#2213: Bishop

BISHOP

X-MEN (TOY BIZ)

“Accidentally wrenched back through several decades by the time-twisting evil mutant named Fitzroy, Bishop arrived in our era from one of Earth’s many possible futures. Bishop survived the battle that followed, thanks to his mutant ability to absorb the energy attacks of others and turn that power back against his foes. Stranded in our time, Bishop has added his might to that of the present-day X-Men by joining their Gold Team!”

The X-Men really just became a haven for displaced time-travelers, didn’t they?  Also guys with vague, unrelated “cool” names that were just common place words, and whose abilities translated to “has a gun”.  All of these things nicely describe Bishop, an uber ’90s character, who could only be more ’90s if he wore a leather jacket and had shoulder pads.  I suppose he got off easy in that regard.  Bishop was prominent enough in the ’90s to feature on X-Men: The Animated Series, and by extension find his way into Toy Biz’s line of X-Men figures from the same period, getting what would be his very first action figure.  I’ll be taking a look at that figure today!

THE FIGURE ITSELF

Bishop was initially released as part of Series 4 of the X-Men line, and would see subsequent re-release in the Marvel Universe line and as part of a multi-pack with Wolverine and Gambit.  All three releases of the figure are functionally identical, but it’s worth noting that mine is a Series 4 release.  Bishop is sporting his primary look from the ’90s, which was the only one he had at the time of the figure’s release.  The figure stands 5 inches tall and he has 9 points of articulation.  Though he’s rocking a waist swivel, he loses movement in his neck, presumably due to his hair.  Curiously, though, the Deluxe 10-inch figure and 2 1/2-inch Steel Mutants figure that are both patterned on the same sculpt both had a neck joint, so why it was missing from this guy is anyone’s guess.  Beyond that, the sculpt is fairly typical for the time.  He’s super bulky, but that’s just Bishop.  I will say that they were starting to run into the limits of this slightly simpler style of elbow joint they used, since it’s a little small for such a large arm.  It works overall, though.  The detailing on the hair is pretty nice, and definitely does his very dated hair cut proud.  Bishop’s paintwork is fairly basic, and a little bit messy on my figure.  There’s a lot of fuzzy edges, and the yellow sections are definitely prone to some serious bleedover.  In 1996, Bishop was also re-issued as part of the “Flashback” assortment, which was all repaints.  For that release, his blue was swapped for grey and black, and his yellow for gold, and his skintone was made somewhat lighter.  There was a second, predominantly red deco also shown, but it never hit shelves.  Whatever the case, the paint is a little cleaner on that release, but of course the trade off is that he’s not in his classic colors any more.  Whichever release you get, Bishop included two large blaster rifles in black, and features a “Quick-Draw Weapon Release” action feature.  Press the button on his back and his right arm swings upward.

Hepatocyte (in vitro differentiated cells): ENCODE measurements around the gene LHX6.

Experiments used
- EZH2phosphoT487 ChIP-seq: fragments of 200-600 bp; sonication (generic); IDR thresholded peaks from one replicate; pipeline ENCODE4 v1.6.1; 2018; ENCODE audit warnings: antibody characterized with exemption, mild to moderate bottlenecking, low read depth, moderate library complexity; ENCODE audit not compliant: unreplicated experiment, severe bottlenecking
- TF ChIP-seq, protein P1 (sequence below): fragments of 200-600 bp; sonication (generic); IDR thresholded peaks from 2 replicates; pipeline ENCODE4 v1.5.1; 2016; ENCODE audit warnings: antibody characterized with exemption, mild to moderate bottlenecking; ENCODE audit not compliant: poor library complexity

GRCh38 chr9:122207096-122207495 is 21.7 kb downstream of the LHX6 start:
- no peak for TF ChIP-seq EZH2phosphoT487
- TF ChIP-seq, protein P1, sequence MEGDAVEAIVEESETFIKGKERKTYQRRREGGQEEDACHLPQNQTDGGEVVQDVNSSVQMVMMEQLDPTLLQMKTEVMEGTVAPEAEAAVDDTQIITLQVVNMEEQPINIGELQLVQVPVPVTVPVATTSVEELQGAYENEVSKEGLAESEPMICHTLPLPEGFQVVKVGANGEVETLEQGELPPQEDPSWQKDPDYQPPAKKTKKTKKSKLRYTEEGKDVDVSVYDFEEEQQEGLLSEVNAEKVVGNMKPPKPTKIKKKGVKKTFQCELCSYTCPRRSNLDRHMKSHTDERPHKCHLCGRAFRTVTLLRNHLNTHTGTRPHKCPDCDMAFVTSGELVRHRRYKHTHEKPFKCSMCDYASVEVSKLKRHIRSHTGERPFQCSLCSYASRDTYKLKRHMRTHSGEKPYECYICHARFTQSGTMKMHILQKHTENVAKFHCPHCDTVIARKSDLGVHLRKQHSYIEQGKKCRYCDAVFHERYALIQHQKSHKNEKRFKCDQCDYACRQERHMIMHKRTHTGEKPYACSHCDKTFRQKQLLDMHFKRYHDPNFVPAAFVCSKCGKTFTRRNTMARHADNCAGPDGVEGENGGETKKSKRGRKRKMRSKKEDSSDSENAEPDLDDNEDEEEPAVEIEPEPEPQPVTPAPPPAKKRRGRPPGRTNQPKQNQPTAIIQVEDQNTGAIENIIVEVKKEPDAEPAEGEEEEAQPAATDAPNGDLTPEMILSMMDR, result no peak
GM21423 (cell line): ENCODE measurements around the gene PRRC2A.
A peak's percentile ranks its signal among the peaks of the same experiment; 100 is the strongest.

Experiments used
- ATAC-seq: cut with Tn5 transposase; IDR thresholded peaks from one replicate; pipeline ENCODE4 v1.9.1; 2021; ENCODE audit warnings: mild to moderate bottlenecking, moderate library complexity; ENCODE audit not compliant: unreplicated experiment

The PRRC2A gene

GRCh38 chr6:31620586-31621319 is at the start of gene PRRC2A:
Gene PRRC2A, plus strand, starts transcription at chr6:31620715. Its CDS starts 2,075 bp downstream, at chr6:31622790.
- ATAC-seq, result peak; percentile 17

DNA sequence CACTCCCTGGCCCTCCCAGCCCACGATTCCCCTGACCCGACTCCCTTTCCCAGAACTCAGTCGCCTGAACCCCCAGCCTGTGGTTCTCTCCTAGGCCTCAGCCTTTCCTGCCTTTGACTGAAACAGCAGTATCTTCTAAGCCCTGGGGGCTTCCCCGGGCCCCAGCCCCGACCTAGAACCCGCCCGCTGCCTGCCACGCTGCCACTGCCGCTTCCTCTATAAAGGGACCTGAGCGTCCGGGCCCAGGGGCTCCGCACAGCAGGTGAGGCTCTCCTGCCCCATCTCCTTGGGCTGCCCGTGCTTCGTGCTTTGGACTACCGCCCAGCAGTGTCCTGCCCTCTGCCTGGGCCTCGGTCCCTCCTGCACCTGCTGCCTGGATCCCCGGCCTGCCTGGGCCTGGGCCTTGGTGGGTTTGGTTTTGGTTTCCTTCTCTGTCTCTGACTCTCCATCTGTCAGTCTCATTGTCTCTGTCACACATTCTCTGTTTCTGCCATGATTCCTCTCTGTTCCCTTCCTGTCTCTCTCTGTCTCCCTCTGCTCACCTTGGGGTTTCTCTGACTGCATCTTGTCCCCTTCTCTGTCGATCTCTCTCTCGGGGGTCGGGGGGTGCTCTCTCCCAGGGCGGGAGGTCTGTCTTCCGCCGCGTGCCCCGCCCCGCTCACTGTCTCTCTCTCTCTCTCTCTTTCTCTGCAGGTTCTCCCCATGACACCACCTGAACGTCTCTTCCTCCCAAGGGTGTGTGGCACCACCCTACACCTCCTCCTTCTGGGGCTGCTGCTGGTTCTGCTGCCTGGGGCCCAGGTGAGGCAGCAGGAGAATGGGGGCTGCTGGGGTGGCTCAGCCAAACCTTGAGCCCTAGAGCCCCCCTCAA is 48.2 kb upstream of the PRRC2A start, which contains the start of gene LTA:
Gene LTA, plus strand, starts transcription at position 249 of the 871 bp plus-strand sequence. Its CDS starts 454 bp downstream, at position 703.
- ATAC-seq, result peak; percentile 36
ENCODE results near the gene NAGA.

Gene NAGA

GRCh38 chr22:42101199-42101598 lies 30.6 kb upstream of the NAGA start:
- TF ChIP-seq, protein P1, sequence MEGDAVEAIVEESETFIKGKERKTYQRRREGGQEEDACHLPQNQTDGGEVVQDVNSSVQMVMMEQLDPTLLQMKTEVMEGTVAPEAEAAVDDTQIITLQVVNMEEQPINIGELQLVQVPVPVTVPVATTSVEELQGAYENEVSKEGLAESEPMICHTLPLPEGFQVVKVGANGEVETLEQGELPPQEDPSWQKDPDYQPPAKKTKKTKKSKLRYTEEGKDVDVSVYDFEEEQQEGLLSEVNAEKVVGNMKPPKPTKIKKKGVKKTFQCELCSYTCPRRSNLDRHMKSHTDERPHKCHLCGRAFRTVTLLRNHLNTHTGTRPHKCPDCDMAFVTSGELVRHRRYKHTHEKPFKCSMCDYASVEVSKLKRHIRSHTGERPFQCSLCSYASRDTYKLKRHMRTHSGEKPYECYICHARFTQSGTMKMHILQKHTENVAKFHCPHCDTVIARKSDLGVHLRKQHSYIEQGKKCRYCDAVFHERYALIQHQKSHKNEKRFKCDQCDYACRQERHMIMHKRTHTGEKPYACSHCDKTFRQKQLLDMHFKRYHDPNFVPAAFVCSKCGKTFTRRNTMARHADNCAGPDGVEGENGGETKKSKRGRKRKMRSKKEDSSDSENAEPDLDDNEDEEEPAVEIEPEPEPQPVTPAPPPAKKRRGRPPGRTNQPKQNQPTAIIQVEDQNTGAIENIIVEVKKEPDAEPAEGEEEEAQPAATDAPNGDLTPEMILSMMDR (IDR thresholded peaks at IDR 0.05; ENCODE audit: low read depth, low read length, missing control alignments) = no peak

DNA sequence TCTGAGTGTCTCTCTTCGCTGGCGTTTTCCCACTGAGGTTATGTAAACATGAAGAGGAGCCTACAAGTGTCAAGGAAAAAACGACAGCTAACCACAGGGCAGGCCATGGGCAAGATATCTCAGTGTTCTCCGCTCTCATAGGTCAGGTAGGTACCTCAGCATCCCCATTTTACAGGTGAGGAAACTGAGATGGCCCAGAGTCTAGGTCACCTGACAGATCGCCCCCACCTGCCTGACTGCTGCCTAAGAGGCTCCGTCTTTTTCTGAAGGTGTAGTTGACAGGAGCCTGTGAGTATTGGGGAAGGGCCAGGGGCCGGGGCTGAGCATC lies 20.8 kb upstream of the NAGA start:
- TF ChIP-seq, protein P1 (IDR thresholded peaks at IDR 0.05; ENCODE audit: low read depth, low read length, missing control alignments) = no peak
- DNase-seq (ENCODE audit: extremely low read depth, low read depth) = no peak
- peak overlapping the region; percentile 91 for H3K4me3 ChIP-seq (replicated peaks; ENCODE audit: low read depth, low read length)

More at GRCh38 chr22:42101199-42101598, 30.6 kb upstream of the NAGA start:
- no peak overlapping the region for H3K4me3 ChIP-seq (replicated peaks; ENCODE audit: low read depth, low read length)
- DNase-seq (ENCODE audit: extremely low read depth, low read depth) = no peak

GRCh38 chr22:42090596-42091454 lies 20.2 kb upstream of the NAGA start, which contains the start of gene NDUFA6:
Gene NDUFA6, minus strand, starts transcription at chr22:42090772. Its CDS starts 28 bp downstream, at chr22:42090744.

THE ME HALF OF THE EQUATION

I didn’t have Bishop as a kid, largely because his episodes of the cartoon were some of my least favorite, so I never formed much of an enjoyment of the character.  That said, I really dig the ’90s X-Men line and I’m slowly working through building a complete collection, which meant getting this guy at some point, right?  I found both versions of Bishop at a toy show a while back, allowing me to close off that corner of the X-Mythos in one fell swoop, I suppose.  He’s not really one of the better Toy Biz X-Men, but then he’s far from the worst.  He fills in the roster pretty nicely.

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#1799: Bishop

BISHOP

MARVEL LEGENDS (HASBRO)

“On the advice of his grandmother, Alpha-mutant Bishop seeks out the X-Men and uses energy conversion and concussive blasts to join the ranks of his heroes of legend.”